Most jobs pay employees through either a base salary or hourly wage, with the potential for extra income based on superior firm, team, or individual performance.
Another option that many take is working a commission-only job. Commission-only jobs offer the allure of being able to make as much as you want, but also carry the risk of you not making any money.
In other words, just because commission-only jobs exist doesn’t mean they’re necessarily right for you.
This post will discuss the pros and cons of commission-only jobs, while also highlighting how to determine whether they personally fit you.
Pros of a Commission-Only Job
- You have the potential to make a nearly limitless income, depending upon your skill, market, and motivation.
- Your schedule is generally flexible, which allows you to work the hours and days that you want.
- You are largely independent, and can often try your own techniques and tactics on the job.
- If you perform decently to well, you can make well more than you would at another job that you’d be qualified for based on education and experience.
- As long as you perform, you are unlikely to be questioned by your boss.
Cons of a Commission-Only Job
- If you don’t produce, you won’t make any money. This is what differentiates pure commission jobs from jobs that pay part commission or bonuses.
- Commission-only jobs can be particularly tough for those who aren’t go-getters or don’t have passion for selling. Some have described it as being “soul sucking” or “soul destroying.”
- Commission-only jobs don’t always provide benefits. Also, you are likely to be hired as an independent contractor, as opposed to being an actual employee.
- You can’t coast on a commission-only job. You need to constantly be producing.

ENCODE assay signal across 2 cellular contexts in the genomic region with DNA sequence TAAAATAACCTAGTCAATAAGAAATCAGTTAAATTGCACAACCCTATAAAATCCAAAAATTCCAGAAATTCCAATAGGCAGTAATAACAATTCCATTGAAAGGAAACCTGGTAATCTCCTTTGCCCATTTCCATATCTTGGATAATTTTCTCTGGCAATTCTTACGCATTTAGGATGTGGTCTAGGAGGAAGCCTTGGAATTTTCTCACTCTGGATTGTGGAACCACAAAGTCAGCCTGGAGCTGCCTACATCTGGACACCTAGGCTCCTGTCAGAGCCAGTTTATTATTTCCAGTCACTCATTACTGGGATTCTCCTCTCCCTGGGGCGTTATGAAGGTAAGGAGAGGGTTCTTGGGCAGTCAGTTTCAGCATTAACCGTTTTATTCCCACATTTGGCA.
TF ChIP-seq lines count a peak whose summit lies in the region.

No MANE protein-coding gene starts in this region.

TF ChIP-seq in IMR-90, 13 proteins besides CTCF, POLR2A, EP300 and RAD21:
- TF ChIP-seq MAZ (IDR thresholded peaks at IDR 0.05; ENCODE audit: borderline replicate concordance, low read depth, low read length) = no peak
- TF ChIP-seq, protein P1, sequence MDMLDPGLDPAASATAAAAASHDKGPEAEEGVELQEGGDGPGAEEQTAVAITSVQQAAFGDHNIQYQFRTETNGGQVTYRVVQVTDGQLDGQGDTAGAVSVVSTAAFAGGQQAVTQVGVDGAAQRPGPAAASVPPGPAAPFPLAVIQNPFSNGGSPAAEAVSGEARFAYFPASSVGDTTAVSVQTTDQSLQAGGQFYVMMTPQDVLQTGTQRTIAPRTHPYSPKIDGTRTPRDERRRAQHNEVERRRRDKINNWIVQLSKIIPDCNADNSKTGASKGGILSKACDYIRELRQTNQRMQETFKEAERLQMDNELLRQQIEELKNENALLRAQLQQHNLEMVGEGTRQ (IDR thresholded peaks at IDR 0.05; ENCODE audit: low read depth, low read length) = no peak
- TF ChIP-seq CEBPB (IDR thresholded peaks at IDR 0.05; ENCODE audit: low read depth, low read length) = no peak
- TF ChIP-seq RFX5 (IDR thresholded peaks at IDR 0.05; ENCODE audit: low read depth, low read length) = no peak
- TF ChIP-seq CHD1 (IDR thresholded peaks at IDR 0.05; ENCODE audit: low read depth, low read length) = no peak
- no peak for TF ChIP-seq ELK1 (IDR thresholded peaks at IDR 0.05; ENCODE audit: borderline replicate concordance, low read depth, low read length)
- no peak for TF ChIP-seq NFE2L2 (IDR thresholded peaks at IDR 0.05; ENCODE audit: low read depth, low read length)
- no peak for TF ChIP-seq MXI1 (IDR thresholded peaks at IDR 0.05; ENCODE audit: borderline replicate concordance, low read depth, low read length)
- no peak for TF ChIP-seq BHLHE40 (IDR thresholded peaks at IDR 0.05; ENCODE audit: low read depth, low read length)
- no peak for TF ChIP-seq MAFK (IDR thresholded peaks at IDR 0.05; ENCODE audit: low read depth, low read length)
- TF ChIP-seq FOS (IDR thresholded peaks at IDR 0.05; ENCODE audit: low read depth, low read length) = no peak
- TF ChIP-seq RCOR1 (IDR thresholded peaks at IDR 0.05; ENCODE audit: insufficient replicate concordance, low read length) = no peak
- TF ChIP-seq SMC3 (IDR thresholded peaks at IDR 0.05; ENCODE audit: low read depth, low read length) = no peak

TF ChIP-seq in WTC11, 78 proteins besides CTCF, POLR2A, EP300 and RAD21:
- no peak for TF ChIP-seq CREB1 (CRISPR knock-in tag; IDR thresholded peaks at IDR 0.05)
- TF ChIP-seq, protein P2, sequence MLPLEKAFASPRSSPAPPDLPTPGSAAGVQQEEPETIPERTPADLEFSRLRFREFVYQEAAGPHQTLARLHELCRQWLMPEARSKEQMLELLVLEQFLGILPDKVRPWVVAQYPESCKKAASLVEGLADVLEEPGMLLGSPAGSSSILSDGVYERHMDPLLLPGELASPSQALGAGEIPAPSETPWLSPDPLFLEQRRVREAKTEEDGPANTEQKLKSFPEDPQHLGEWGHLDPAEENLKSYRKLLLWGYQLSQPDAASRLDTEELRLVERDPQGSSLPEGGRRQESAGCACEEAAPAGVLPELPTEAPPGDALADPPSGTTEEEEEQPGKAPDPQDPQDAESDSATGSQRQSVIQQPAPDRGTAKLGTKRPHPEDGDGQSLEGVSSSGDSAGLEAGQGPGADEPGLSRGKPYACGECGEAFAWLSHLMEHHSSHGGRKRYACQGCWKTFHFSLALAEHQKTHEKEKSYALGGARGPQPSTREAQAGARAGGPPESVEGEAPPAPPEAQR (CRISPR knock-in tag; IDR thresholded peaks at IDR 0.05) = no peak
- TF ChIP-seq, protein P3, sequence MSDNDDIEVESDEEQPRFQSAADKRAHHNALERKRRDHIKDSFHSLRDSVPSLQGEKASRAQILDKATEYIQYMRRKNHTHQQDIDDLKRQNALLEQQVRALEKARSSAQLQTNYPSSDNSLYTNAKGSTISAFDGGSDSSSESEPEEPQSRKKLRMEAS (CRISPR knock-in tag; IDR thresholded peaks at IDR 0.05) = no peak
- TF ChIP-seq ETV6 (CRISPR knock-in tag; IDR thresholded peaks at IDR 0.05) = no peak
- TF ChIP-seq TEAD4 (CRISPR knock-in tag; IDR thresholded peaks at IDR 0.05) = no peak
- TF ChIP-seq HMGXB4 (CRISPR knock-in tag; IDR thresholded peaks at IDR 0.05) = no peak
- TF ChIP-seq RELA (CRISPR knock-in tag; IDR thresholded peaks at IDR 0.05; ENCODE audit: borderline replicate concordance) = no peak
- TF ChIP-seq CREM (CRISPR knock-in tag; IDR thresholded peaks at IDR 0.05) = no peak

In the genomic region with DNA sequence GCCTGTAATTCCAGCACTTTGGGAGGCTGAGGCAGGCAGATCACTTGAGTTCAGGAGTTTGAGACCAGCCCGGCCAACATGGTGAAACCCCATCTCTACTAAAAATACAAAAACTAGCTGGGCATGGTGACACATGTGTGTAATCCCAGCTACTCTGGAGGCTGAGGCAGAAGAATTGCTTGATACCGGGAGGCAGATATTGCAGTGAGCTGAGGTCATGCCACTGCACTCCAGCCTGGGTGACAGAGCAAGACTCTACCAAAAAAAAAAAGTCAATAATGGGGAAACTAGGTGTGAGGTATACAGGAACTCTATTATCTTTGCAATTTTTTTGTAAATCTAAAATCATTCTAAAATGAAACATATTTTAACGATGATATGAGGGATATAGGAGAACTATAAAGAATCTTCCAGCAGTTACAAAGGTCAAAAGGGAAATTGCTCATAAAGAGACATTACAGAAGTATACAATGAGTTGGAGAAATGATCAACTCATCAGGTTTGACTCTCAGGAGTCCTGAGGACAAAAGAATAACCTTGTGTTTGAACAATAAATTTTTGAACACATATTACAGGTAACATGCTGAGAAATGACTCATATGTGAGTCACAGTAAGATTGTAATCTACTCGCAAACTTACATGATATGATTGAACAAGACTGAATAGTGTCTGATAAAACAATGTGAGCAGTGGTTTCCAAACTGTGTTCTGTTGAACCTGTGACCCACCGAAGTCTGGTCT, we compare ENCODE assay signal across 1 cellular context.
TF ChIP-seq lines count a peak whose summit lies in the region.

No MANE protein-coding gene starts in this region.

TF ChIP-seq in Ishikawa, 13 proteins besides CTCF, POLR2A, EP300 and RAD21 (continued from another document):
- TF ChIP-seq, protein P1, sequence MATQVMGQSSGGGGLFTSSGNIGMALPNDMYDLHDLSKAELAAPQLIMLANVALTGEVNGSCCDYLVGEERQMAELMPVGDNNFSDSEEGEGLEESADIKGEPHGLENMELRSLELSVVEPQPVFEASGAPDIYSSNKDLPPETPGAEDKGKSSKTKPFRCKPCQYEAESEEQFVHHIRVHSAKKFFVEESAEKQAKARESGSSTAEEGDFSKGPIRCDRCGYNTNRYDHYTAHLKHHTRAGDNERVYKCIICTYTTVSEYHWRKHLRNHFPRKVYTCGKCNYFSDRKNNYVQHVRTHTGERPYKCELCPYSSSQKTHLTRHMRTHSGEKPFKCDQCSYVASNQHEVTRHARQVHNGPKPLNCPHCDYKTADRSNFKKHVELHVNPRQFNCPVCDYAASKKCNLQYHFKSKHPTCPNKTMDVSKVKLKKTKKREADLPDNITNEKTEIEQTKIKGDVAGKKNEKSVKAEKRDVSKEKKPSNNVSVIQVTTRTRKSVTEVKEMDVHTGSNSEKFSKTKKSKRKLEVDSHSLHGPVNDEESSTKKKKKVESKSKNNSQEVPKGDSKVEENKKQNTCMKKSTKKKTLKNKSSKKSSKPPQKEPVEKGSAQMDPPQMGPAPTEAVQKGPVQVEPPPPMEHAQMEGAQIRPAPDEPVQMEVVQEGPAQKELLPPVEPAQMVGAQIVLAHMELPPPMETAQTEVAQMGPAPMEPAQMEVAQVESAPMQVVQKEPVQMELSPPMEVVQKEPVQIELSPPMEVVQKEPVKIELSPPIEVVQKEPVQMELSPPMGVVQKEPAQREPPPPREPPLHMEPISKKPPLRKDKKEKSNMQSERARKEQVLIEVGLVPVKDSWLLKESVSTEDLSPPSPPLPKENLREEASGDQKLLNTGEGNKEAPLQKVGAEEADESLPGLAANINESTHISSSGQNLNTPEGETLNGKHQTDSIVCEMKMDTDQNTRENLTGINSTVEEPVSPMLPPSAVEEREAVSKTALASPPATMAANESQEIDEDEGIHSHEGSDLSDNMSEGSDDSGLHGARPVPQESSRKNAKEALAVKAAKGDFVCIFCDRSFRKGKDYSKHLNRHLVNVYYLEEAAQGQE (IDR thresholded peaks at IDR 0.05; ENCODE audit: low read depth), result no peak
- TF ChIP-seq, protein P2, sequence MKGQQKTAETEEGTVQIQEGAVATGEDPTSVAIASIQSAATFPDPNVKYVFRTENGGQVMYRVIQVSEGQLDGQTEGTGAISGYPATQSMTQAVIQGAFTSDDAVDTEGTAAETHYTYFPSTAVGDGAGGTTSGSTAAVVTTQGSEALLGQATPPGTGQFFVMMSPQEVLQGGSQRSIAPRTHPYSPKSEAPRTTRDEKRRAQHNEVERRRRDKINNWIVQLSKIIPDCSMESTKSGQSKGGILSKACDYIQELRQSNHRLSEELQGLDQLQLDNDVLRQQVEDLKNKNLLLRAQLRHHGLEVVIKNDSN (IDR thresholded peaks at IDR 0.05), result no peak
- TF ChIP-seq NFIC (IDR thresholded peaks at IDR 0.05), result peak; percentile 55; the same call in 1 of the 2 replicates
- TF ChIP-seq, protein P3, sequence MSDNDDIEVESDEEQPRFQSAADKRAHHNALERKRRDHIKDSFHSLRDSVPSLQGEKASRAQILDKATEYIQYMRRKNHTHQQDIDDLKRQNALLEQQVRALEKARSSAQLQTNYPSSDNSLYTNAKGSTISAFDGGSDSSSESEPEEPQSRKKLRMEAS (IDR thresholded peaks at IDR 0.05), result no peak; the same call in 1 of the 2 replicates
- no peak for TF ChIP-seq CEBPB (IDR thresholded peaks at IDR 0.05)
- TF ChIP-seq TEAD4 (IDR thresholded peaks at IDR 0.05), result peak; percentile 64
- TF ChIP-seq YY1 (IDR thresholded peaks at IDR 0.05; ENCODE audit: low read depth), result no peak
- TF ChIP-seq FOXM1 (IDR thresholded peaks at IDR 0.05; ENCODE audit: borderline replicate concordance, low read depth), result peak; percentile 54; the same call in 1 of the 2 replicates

- Your performance is often subject to outside factors, such as market conditions. Some times of the year will also be slower than others.
- Your ability to take out loans might be hampered during the initial period of starting a commission-only job, as your employment status is seen to be a risk.
How to Tell if a Commission-Only Job is Right for You
Some basically cited skills that you will need to succeed in sales include above average networking and interpersonal skills, a strong desire to win at everything, a passion for helping others, and the ability to work without substantial supervision.
Becoming successful in sales, however, goes beyond having these skills and qualities. Many career experts would advise that you look at your motivations for entering a sales job in the first place.
Art Sobczak, a coach in cold calling and telemarketing, explains “If someone were to ask me, ‘Is a commission-based job right for me?’ I would first ask them if they’re hungry for knowledge, if they want to control their own salary, and if they have an insatiable desire to succeed.”
In order to succeed in sales, you need to be constantly seeking to push your boundaries. You should never be satisfied with your performance. As Sobczak explains, “The best salespeople say ‘I can do more. I can do better,’ and they make that extra call, they ask that extra question, and they reach for the stars.”
Self-discipline is essential for a salesperson, particularly for those who are completely dependent upon commission. Self-improvement is also a huge priority for those on commission, as knowing all that you can about your clients, product, and yourself can help you immensely with making the sale.
Although you will usually have to reach out to clients, being able to listen to your clients is one of the biggest requirements for being a successful salesman. When meeting with a client, you should only speak 20 percent of the time, leaving the other 80 percent to hear their concerns.
This dispels one of the biggest misconceptions about sales: that being very talkative and gregarious is a prerequisite. In fact, being overly outspoken can play against you in a commission-only sales job.
Lastly, you need to be passionate about the product or service you are selling, or you will be unlikely to make many sales. If you try to sell something that you don’t believe in, it’ll show. In fact, you may even look desperate to some clients, which is never a formula for success.
It’s also important to note that starting a job in sales necessitates having a buffer of money in the bank, particularly because you may have a rocky start or a slow month.
As with many professions, timing is of the essence when trying to start a job in sales.